“For where your treasure is, there will your heart be also.” Luke 12:34
I’ve spent the last several months plowing through many drawers, boxes, and shelves trying to determine which items can be tossed and which are “treasures” I want to keep. As a result, I have discovered many fond memories associated with these treasures.
One of the most important treasure groups were pictures of, cards received from, and items created by my family. Margaret, my companion for 59 years, and I met as students attending George Fox College (now University). Soon after graduation, I received a letter inviting me to a two-year all-expense-paid sojourn in southern California and Korea. During my absence, Margaret and I communicated frequently. With no vacation time, I proposed to Margaret by mail, and we announced our engagement by proxy. Nothing like choosing Yearly Meeting Sunday to help publicize the event! Now, looking through our wedding book, I see the letter of proposal I sent to Margaret and a letter from her detailing the various comments of people as they noticed her flowers, and then the ring. She continued teaching English at George Fox while I completed my term of service and returned to Oregon. The pictures brought back many memories of special events as well as the beauties of God’s handiwork we observed as we traveled throughout all fifty of our United States and a few foreign countries.
It took a while for me to read through the letters, cards, and personal items our son and granddaughter created for us. However, it took longer to review the many pictures we snapped throughout the years. Maintaining communication with our son, daughter-in-law, and granddaughter, using modern digital inventions, is a highlight of my day. Are you surprised to know I finally learned how to text? I also discovered that taking pictures with my smartphone is much easier than using a box camera or an 8mm movie camera with a bar of extremely bright lights. Editing some of the old movies, which I have transferred to DVDs, then sharing them with family and friends is a source of entertainment and joy.
While at George Fox College, Margaret and I felt a call to work with young people in the public school environment. As a classroom teacher and basketball coach, I found it necessary to develop creative ways to integrate my faith with the learning process, as it was not appropriate for me to “preach” to my students. I tried to portray God’s love in other ways. My objective was to always have an atmosphere of openness and availability so that students would feel free to not only talk about mathematics or basketball but also about what was going on in their lives. I emphasized to my students that they should treat each person with dignity and respect. My goal and commitment was to seek God’s guidance as I attempted to meet the daily challenges of encouraging and assisting my students as they developed their skills both in the classroom and on the basketball court. I appreciated reading once again the letters of encouragement from our former students as well as the words of admonition from some of their parents. I still maintain contact with several of these students and treasure their letters and visits. One student occasionally dropped by to visit and share about his family. One day when he stopped by, I had something else planned, so I cut the visit short. That was the last time he stopped by. Although this incident still brings sadness to my heart, God has used it to teach me that people are much more important than things and schedules.Other treasures found in my sorting were letters and cards from the many friends who have crossed our paths during 30 years in the Kelso School System and 44 years worshiping at the Rose Valley Friends Church. After moving to Friendsview in 1998, we have been blessed by some more great friends at Newberg Friends Church, George Fox University, Northwest Yearly Meeting, and Friendsview. I am thankful for the encouragement and compassion of each one of them.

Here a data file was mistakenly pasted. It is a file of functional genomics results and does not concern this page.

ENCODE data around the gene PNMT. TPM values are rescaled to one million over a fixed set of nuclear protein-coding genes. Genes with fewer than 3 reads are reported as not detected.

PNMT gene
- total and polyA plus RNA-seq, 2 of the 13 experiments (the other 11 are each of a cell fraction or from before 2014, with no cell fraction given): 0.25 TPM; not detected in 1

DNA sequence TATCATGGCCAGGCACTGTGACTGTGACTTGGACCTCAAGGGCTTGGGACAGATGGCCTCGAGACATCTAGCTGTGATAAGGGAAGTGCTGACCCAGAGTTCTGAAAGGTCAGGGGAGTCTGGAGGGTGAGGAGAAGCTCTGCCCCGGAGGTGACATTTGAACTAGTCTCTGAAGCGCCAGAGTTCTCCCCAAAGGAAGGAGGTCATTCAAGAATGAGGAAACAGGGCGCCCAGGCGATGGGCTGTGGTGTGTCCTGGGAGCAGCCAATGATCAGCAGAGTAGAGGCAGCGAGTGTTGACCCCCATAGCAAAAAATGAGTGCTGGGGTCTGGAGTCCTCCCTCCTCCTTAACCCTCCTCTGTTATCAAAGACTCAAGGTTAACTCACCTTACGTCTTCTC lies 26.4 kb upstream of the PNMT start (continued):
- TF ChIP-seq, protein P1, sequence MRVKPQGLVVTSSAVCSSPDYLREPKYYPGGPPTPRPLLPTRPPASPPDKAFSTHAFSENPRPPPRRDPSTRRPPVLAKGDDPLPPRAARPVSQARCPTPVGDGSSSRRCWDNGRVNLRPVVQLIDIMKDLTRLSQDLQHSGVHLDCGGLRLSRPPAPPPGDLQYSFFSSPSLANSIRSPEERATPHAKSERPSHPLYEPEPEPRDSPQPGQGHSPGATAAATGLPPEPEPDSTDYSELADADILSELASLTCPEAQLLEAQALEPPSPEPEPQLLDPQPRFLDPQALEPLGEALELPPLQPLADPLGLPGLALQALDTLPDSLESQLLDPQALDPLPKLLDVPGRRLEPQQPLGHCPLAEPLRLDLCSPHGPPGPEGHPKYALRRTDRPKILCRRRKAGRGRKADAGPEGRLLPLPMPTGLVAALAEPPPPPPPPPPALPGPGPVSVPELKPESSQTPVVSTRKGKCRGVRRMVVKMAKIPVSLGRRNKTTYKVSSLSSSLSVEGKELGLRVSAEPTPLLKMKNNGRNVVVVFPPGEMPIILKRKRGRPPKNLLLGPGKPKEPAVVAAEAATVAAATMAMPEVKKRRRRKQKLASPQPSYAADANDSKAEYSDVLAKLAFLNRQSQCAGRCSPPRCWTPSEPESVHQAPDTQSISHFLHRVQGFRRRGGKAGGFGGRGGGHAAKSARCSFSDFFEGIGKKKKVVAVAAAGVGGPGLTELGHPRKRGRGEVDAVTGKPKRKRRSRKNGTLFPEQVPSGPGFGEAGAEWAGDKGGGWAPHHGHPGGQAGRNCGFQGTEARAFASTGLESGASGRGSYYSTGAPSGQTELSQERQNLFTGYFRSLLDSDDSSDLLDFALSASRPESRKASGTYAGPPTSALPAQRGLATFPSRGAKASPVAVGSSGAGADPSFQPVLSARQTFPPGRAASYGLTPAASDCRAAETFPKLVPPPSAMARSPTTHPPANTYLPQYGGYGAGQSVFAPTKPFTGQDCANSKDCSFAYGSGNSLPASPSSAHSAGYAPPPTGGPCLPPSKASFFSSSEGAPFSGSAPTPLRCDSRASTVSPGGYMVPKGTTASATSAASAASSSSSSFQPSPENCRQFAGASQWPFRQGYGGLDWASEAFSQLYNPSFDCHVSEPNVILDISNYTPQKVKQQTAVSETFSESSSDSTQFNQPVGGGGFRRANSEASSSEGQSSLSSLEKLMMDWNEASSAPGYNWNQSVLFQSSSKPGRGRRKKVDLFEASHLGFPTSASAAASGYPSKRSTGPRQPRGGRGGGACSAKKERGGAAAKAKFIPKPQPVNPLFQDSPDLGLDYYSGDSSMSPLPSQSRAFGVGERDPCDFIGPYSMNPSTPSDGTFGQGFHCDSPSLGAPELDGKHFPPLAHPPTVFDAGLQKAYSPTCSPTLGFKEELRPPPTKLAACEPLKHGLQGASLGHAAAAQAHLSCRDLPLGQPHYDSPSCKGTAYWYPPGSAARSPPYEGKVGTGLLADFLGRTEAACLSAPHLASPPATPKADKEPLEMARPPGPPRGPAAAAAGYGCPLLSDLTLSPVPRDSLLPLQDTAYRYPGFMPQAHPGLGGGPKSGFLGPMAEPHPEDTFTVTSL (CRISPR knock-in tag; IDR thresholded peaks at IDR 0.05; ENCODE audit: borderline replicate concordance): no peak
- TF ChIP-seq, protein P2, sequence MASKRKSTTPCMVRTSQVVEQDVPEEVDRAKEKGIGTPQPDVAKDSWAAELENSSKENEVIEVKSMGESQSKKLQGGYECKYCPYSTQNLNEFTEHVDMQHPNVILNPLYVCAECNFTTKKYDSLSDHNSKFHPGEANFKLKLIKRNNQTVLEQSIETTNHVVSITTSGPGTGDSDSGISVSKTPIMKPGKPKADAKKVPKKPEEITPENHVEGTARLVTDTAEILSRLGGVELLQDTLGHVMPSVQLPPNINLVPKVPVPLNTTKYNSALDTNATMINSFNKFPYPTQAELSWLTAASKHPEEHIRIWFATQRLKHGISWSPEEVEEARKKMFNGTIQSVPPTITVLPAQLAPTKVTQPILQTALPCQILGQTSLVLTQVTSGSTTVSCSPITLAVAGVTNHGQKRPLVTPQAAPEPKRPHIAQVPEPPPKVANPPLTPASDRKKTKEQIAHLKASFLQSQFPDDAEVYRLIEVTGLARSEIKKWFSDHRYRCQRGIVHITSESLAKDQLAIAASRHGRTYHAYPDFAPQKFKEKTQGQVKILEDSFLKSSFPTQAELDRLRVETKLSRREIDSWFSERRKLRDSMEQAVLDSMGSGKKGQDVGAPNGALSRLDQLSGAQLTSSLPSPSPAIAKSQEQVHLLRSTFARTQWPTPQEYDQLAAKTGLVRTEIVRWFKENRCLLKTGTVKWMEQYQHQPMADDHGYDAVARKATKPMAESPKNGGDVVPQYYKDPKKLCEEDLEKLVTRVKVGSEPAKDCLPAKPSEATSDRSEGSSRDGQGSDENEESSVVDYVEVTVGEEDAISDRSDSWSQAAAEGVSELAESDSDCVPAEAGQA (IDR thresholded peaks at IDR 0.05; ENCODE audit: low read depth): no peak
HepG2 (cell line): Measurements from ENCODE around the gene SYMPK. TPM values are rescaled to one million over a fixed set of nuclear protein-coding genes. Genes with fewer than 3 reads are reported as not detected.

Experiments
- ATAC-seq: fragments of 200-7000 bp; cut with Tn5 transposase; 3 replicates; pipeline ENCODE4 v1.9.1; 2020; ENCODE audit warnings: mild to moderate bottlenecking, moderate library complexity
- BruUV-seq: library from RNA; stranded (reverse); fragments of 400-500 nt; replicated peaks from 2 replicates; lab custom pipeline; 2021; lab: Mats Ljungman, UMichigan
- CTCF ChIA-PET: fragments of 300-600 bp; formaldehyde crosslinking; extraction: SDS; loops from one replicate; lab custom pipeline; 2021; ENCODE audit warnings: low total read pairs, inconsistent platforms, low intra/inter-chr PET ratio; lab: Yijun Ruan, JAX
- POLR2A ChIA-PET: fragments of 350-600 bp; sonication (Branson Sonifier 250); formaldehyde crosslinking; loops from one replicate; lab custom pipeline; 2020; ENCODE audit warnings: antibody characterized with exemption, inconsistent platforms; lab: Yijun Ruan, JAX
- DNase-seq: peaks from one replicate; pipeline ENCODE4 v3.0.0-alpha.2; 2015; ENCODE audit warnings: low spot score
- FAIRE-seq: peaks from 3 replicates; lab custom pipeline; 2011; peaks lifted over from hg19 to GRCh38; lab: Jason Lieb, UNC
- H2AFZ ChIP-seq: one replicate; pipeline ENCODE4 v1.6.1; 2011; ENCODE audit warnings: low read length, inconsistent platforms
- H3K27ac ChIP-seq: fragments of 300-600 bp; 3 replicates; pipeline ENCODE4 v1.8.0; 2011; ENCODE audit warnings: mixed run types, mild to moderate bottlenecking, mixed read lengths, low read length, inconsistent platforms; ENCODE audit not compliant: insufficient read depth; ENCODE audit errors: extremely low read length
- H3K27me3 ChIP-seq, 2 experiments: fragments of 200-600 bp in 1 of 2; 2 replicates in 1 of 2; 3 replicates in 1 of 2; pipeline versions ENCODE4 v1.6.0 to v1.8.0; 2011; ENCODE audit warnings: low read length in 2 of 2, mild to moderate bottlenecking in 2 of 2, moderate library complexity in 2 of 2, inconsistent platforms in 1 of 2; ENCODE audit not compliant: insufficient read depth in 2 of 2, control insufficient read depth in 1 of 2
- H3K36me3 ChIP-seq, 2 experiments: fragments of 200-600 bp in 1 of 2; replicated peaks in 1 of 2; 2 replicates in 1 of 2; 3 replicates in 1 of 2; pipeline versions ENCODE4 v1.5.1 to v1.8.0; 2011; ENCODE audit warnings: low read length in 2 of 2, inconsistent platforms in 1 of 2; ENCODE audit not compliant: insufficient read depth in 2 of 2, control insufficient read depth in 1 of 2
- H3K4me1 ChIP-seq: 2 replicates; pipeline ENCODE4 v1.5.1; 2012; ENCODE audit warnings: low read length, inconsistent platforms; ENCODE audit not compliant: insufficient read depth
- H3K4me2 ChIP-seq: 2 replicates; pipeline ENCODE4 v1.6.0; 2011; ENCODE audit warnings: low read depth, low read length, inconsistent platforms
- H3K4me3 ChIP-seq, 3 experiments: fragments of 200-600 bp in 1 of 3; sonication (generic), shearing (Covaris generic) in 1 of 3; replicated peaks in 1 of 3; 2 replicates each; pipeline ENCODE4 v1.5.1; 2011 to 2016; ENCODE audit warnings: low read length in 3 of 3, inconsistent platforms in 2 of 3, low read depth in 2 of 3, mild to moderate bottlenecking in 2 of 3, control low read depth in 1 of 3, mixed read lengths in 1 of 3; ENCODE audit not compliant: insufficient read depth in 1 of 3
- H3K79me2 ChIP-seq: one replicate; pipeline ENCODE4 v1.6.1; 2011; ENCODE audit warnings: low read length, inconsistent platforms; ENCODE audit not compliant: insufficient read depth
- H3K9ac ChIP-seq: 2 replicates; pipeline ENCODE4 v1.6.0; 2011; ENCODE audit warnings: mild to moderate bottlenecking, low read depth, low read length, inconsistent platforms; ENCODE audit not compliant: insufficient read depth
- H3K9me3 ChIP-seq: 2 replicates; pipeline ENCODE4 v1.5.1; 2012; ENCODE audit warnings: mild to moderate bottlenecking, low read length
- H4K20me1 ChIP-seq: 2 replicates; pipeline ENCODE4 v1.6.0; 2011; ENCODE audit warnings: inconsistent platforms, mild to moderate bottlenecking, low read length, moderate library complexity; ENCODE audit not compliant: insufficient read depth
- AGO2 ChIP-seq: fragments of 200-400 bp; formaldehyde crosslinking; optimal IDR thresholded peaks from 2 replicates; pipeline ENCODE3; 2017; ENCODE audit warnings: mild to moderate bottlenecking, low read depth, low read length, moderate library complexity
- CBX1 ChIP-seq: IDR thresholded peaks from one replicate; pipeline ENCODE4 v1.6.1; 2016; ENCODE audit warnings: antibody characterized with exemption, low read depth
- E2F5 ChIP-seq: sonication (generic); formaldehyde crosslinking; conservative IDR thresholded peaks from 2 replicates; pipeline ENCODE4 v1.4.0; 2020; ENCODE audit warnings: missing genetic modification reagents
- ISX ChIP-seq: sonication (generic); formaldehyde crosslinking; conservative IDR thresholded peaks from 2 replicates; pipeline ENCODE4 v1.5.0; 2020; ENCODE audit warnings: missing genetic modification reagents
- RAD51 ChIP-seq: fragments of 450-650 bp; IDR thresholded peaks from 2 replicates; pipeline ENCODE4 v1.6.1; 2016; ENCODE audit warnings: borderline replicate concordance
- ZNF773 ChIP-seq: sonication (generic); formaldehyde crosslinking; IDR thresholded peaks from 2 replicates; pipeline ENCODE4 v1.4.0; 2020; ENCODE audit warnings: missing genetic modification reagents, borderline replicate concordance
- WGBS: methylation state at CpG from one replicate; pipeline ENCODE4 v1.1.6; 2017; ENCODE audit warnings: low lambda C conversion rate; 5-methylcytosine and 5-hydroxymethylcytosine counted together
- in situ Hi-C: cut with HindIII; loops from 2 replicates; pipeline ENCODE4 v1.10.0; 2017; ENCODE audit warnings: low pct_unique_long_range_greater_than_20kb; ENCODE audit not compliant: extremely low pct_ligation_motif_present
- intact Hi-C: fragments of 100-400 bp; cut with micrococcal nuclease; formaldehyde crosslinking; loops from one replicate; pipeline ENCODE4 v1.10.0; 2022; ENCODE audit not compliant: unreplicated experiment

Margaret loved books, especially murder mysteries, so I have a large collection on my book shelves. After 30 years of teaching mathematics, which required deliberate reading of “word” problems, I did not develop the necessary skills and interest to become an avid reader. But these books have become new found treasures. Catherine Marshall’s A Man Called Peter and To Live Again have been encouraging and challenging. My personal experiences paralleled many of the same ones Mrs. Marshall encountered. As I read these books, I learned that a person of her faith sometimes had difficulty with situations similar to mine, but as I read further, it became evident that she would first pray about the situation and then turn it over to God. The praying part is quite easy for me, but sometimes I find it a challenge to then trust God to work everything out according to his plan.
These treasures which I have encountered with my sorting project have brought back many fond memories, but Matthew 6:20 encourages us to “Lay up for yourselves treasures in heaven.” The treasures we have collected here on earth are enjoyable, but I pray that each of us will someday enjoy the ultimate treasure of eternal life.